Kappeler, 95 (Susanne, The Will to Violence, p. 10-11)

`We are the war' does not mean that the responsibility for a war is shared collectively and diffusely by an entire society - which would be equivalent to exonerating warlords and politicians and profiteers or, as Ulrich Beck says, upholding the notion of `collective irresponsibility', where people are no longer held responsible for their actions, and where the conception of universal responsibility becomes the equivalent of a universal acquittal.' On the contrary, the object is precisely to analyse the specific and differential responsibility of everyone in their diverse situations. Decisions to unleash a war are indeed taken at particular levels of power by those in a position to make them and to command such collective action. We need to hold them clearly responsible for their decisions and actions without lessening theirs by any collective `assumption' of responsibility. Yet our habit of focusing on the stage where the major dramas of power take place tends to obscure our sight in relation to our own sphere of competence, our own power and our own responsibility - leading to the well-known illusion of our apparent `powerlessness’ and its accompanying phenomenon, our so-called political disillusionment. Single citizens - even more so those of other nations - have come to feel secure in their obvious non-responsibility for such large-scale political events as, say, the wars in Croatia and Bosnia-Hercegovina or Somalia - since the decisions for such events are always made elsewhere. Yet our insight that indeed we are not responsible for the decisions of a Serbian general or a Croatian president tends to mislead us into thinking that therefore we have no responsibility at all, not even for forming our own judgement, and thus into underrating the responsibility we do have within our own sphere of action. In particular, it seems to absolve us from having to try to see any relation between our own actions and those events, or to recognize the connections between those political decisions and our own personal decisions. It not only shows that we participate in what Beck calls `organized irresponsibility', upholding the apparent lack of connection between bureaucratically, institutionally, nationally and also individually organized separate competences. It also proves the phenomenal and unquestioned alliance of our personal thinking with the thinking of the major powermongers: For we tend to think that we cannot `do' anything, say, about a war, because we deem ourselves to be in the wrong situation; because we are not where the major decisions are made. Which is why many of those not yet entirely disillusioned with politics tend to engage in a form of mental deputy politics, in the style of `What would I do if I were the general, the prime minister, the president, the foreign minister or the minister of defence?' Since we seem to regard their mega spheres of action as the only worthwhile and truly effective ones, and since our political analyses tend to dwell there first of all, any question of what I would do if I were indeed myself tends to peter out in the comparative insignificance of having what is perceived as `virtually no possibilities': what I could do seems petty and futile. For my own action I obviously desire the range of action of a general, a prime minister, or a General Secretary of the UN - finding expression in ever more prevalent formulations like `I want to stop this war', `I want military intervention', `I want to stop this backlash', or `I want a moral revolution." 'We are this war', however, even if we do not command the troops or participate in so-called peace talks, namely as Drakulic says, in our `non-comprehension’: our willed refusal to feel responsible for our own thinking and for working out our own understanding, preferring innocently to drift along the ideological current of prefabricated arguments or less than innocently taking advantage of the advantages these offer. And we `are' the war in our `unconscious cruelty towards you', our tolerance of the `fact that you have a yellow form for refugees and I don't' - our readiness, in other words, to build identities, one for ourselves and one for refugees, one of our own and one for the `others'. We share in the responsibility for this war and its violence in the way we let them grow inside us, that is, in the way we shape `our feelings, our relationships, our values' according to the structures and the values of war and violence.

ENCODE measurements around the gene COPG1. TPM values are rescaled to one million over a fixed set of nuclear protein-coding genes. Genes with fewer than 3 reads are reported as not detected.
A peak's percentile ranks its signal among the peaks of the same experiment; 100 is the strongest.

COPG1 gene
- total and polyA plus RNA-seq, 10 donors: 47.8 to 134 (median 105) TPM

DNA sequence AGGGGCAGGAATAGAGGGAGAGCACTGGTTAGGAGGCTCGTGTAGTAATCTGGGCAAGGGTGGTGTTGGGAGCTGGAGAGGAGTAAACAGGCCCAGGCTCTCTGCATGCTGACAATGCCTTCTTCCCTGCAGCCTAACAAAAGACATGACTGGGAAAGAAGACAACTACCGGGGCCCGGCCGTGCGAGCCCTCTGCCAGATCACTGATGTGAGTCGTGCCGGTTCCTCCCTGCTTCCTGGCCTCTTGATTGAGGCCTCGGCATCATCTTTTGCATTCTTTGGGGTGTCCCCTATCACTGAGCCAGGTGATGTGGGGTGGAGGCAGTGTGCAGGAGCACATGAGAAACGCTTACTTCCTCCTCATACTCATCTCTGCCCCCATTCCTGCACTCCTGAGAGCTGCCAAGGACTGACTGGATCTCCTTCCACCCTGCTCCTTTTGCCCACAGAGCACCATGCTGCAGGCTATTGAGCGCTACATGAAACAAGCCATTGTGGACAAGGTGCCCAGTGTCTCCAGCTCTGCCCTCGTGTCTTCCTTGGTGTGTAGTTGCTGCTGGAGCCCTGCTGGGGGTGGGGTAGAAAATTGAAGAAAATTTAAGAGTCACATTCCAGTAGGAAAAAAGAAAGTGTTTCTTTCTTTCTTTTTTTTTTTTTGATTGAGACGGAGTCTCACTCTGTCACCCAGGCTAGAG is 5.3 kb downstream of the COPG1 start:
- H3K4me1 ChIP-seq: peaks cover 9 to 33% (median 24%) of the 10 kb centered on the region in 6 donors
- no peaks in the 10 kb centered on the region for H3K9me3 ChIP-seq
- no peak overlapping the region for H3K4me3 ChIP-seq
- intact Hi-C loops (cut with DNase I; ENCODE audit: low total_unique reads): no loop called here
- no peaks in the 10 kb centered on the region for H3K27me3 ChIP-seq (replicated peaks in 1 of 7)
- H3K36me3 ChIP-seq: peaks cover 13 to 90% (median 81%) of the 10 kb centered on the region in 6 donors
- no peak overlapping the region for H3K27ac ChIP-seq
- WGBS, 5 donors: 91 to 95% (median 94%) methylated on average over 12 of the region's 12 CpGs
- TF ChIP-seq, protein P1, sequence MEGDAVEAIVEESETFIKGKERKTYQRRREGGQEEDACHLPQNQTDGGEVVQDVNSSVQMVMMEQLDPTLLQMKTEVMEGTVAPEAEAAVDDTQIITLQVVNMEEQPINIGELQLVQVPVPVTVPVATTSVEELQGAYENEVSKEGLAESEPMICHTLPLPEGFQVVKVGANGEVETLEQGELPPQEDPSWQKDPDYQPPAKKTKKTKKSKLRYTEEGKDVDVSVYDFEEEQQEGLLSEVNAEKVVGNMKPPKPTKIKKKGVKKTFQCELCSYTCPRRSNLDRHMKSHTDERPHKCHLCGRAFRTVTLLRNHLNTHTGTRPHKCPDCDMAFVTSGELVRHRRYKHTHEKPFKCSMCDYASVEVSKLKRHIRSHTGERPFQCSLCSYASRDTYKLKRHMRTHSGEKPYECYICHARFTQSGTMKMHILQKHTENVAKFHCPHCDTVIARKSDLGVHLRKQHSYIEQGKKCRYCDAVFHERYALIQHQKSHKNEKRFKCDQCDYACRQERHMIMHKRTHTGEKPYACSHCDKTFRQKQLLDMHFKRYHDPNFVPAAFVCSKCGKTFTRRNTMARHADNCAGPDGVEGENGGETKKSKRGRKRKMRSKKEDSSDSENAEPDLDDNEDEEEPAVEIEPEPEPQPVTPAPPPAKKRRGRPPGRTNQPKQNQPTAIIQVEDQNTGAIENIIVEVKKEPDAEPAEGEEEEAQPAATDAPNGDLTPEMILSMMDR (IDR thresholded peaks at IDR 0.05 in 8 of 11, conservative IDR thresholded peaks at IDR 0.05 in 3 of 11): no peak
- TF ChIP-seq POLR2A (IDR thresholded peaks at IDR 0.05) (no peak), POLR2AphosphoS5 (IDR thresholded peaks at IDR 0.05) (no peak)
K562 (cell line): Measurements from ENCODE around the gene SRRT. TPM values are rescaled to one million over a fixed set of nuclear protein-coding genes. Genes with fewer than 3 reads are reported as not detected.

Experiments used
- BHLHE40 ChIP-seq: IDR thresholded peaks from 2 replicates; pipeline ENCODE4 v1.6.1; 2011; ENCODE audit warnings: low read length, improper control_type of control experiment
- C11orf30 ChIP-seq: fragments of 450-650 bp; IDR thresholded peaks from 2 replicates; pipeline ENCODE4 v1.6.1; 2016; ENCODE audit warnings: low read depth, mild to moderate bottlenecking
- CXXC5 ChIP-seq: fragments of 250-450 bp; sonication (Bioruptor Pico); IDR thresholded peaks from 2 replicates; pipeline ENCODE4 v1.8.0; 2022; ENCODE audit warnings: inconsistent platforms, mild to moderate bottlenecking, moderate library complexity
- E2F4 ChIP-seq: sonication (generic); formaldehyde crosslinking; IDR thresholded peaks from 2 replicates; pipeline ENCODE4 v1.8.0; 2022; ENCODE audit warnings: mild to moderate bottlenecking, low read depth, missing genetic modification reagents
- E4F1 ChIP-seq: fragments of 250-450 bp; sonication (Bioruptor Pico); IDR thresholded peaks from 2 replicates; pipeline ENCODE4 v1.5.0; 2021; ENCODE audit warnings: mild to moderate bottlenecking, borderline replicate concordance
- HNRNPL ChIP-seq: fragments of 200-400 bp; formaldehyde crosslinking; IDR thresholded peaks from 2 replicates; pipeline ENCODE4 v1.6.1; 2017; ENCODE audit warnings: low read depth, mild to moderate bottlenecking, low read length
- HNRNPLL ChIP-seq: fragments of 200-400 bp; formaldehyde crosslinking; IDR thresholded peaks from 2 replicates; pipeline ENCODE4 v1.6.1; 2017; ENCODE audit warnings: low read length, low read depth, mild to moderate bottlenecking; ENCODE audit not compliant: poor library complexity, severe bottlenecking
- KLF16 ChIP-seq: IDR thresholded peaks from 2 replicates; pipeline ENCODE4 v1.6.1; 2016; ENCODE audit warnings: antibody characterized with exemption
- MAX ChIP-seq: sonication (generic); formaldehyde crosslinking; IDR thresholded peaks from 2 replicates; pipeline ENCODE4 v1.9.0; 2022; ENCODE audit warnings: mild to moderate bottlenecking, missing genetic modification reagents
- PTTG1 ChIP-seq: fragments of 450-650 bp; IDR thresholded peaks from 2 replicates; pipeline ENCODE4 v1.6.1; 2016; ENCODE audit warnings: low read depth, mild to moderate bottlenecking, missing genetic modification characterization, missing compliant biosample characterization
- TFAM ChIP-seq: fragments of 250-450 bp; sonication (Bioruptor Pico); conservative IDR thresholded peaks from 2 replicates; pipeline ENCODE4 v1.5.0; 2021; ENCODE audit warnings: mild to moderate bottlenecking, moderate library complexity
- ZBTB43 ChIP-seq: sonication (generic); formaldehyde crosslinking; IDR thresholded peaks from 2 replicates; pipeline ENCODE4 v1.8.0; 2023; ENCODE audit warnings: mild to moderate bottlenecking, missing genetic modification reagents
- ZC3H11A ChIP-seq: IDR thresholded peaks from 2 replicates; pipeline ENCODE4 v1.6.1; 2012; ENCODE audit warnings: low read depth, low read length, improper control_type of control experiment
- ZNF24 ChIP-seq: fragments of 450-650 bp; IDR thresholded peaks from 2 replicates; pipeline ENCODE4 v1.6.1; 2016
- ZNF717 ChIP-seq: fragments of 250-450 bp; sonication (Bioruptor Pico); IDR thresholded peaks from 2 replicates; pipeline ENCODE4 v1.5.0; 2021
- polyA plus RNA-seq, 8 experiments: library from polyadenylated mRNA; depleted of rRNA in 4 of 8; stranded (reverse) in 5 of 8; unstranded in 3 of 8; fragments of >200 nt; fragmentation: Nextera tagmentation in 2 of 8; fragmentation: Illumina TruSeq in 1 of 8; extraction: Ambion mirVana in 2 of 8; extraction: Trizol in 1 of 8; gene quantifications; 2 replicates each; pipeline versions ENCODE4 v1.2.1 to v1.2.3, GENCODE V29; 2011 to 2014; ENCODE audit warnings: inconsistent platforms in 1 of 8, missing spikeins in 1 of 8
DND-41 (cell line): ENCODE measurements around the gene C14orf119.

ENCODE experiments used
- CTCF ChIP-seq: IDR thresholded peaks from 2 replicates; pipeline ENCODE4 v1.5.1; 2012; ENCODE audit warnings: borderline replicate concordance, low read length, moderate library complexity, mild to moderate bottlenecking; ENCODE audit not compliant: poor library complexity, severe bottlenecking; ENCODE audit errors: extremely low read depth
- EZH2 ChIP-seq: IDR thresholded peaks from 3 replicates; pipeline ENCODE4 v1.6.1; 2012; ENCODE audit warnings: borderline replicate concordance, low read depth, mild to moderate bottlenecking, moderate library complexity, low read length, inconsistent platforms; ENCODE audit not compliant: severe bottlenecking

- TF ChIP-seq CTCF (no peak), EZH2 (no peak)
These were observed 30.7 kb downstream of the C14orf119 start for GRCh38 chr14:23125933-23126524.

Our Violent representations matter, and are the root cause of war and violence.

Kappeler 95

(Susanne, 1995, lecturer in English at the University of East Anglia and an Associate Professor at the School of Humanities and Social Sciences, Al Akhawayn University,[2] and now works as a freelance writer and teacher in England and Germany. Kappeler also taught 'The literary representation of women' in the Faculty of English at Cambridge while a research fellow at Jesus College, Cambridge[3] and was a part-time tutor for the Open University Course, “A History of Violence,” pg 8-9)